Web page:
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March 23rd, 2018, 07:32 PM  #1 
Senior Member Joined: Nov 2015 From: hyderabad Posts: 232 Thanks: 2  Which of the following functions are differentiable at $x = 1$ ?
Which of the following functions are differentiable at $x = 1$ ? a) $f(x) = x  1/2$ b) $f(x) = max${$x1, x+1$} c) $f(x) =x1 + e^x$ d) $f(x) = e^x 1 $ I have tried solving above functions but I didnt get any of them differentiable. I have doubt in solving option (a) incorrectly. Someone help on this!!! Thanks 
March 23rd, 2018, 07:59 PM  #2 
Senior Member Joined: Sep 2016 From: USA Posts: 578 Thanks: 345 Math Focus: Dynamical systems, analytic function theory, numerics 
Answer is (d). Now can you see why ?

March 23rd, 2018, 08:01 PM  #3 
Senior Member Joined: Aug 2012 Posts: 2,193 Thanks: 645 
When you graph (a) what does it do at x = 1?

March 23rd, 2018, 08:04 PM  #4 
Math Team Joined: Dec 2013 From: Colombia Posts: 7,616 Thanks: 2605 Math Focus: Mainly analysis and algebra 
The absolute value function $x$ has a derivative everywhere except where it is equal to zero. So you should be looking to find out whether any of the four functions contain an absolute value function that has value zero at $x=1$.
Last edited by v8archie; March 23rd, 2018 at 08:06 PM. 
March 23rd, 2018, 09:17 PM  #5 
Senior Member Joined: Nov 2015 From: hyderabad Posts: 232 Thanks: 2  
March 24th, 2018, 06:00 AM  #6  
Math Team Joined: Jan 2015 From: Alabama Posts: 3,264 Thanks: 902  Quote:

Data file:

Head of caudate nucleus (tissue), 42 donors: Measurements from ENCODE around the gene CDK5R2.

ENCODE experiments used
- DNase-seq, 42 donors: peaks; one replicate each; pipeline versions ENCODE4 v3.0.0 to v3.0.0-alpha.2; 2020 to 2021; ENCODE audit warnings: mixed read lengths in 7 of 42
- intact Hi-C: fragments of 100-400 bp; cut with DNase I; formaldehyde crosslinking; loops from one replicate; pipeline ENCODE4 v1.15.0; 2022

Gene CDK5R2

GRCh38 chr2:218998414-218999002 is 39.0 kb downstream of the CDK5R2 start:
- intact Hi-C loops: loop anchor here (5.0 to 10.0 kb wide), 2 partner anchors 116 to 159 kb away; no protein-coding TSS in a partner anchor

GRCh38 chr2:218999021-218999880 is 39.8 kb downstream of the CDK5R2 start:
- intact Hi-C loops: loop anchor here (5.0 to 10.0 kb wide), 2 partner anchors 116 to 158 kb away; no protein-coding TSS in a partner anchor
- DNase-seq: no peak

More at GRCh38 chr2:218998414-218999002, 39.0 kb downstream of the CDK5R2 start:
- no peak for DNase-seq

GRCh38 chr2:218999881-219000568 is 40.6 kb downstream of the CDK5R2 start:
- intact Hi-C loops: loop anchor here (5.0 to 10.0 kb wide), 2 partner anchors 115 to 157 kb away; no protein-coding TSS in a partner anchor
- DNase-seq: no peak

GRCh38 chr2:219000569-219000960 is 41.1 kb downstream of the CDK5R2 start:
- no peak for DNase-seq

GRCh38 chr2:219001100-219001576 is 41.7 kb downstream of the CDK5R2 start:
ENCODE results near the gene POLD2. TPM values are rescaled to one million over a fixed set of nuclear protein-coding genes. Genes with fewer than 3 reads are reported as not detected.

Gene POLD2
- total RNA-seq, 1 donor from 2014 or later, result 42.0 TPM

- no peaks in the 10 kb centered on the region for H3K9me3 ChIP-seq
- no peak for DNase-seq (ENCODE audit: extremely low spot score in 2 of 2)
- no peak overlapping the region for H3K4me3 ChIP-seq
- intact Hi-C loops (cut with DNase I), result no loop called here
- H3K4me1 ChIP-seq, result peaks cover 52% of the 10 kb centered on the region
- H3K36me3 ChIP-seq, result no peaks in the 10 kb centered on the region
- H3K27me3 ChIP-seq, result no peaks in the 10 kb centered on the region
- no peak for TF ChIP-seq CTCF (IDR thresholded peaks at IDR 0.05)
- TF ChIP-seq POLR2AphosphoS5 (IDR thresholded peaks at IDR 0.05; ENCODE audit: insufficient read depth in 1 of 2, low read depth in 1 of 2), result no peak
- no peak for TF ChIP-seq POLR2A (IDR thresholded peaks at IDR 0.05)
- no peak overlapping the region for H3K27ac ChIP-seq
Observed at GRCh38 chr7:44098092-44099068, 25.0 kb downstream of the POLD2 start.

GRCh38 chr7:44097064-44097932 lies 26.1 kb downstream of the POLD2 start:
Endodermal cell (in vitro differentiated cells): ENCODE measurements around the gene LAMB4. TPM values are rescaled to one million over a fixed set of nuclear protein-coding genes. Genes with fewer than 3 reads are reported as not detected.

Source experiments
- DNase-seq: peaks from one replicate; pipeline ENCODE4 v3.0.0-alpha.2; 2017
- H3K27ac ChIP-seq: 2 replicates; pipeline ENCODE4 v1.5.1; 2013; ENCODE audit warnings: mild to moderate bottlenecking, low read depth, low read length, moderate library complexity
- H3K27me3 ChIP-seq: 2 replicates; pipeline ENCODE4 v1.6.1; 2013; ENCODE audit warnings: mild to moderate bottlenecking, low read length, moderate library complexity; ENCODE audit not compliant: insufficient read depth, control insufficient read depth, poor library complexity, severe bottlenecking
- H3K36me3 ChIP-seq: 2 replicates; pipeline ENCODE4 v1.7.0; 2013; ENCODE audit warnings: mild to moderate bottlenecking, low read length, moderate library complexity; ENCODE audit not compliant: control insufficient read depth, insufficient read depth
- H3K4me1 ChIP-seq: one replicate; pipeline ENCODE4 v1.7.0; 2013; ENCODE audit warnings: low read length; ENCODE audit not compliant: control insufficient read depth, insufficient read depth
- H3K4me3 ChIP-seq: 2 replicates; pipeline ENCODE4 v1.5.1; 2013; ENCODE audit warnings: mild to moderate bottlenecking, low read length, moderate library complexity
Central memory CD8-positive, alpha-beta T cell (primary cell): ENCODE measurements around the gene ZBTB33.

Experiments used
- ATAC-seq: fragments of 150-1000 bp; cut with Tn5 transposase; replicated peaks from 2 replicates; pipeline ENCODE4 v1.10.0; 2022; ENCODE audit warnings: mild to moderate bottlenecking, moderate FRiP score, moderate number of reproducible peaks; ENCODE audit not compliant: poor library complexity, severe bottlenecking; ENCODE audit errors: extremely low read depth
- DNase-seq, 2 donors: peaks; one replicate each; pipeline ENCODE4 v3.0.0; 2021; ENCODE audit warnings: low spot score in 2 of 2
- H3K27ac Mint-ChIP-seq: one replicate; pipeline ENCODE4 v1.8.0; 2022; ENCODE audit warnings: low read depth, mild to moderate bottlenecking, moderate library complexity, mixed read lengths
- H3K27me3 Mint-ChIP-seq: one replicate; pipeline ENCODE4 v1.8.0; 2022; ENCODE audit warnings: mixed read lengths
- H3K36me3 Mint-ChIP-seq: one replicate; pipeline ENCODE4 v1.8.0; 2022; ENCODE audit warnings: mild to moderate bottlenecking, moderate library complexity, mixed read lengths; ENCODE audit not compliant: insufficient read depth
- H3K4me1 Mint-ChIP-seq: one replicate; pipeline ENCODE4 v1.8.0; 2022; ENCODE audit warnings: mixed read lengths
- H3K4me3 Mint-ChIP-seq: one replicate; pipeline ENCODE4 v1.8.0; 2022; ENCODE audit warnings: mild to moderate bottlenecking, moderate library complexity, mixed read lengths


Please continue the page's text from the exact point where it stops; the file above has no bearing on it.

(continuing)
For any positive x, $e^x> 1$ so $e^x 1> 0$ and $e^x 1= e^x 1$ which is differentiable. This problem would be more complicated if the question were about x= 0 rather than x= 1.  
March 27th, 2018, 08:05 AM  #7  
Senior Member Joined: Nov 2015 From: hyderabad Posts: 232 Thanks: 2  Quote:
1. L.H.L = R.H.L = $ \frac{1}{2} $ L.H.D = R.H.D = $1$ and $f(1) = \frac{1}{2} $ 2. L.H.L = R.H.L = $2$ L.H.D = R.H.D = $0$ and $f(1) = 2 $ 3. L.H.L = R.H.L = $e$ L.H.D = R.H.D = $0$ and $f(1) = e > 1$ 4. L.H.L = R.H.L = $e  1$ L.H.D = R.H.D = 0 and $f(1) = e1$ In this, $e1 >0$ then how will it be equal to $0$ to say $e^x1 $ is differentiable at $x = 1$  
March 29th, 2018, 07:38 AM  #8 
Math Team Joined: Jan 2015 From: Alabama Posts: 3,264 Thanks: 902 
You say you have solved all four problems but the original problem was to determine whether or not each function is differentiable at x= 1 and nowhere do you answer that question! a)f(x)= x 1/2. For x larger than 1/2, x= x and x 1/2> 0 so x 1/2= x 1/2 for all x> 1/2. Near x= 1, x 1/2= x 1/2 which is differentiable (and has derivative 1) at x= 1. b)f(x)= max(x 1, x+1). For x larger than 1, both x 1 and x+ 1 are positive so x 1= x 1 and x+ 1= x+1. Obviously x+1 is larger than x 1 so for x> 1, f(x)= x+ 1. If x< 1 then x 1 is negative so x 1= (x 1)= 1 x. So for x< 1, but close to 1, the function is max(1 x, x+ 1)= x+ 1 also. The "difference quotient" is (f(1+ h) f(1))/h= h/h= 1 for x>1 or x< 1. The derivative at x= 1 is the limit of that as h goes to 0, 1. The function is differentiable at x= 1 (and has derivative 1). c) f(x)= x 1+ e^x. For x larger than 1, x 1= x 1, for x less than 1, x 1= (x 1)= 1 x. The difference quotient, (f(1+h) f(1))/h is, for h positive, so that 1+h> 1, (1+ h 1+ e^{1+h} e)/h= 1+ (e^{1+ h} e)/h. As h goes to 0, that goes to 1+ 1= 2. For h negative, so that 1+h< 1, the difference quotient is (1 (1+h)+ e^{1+h} e)/h= 1+ (e^{1+h} e)/h. As h goes to 0, that goes to 1+ 1= 0. The two limits are not the same so this function is not differentiable at x= 1. d) f(x)= e^x 1. For x close to 1, e^x is close to e and e 1> 0 so for x close to 1, f(x)= e^x 1. That is differentiable so f(x) is differentiable for x= 1 (and the derivative is e 1). 

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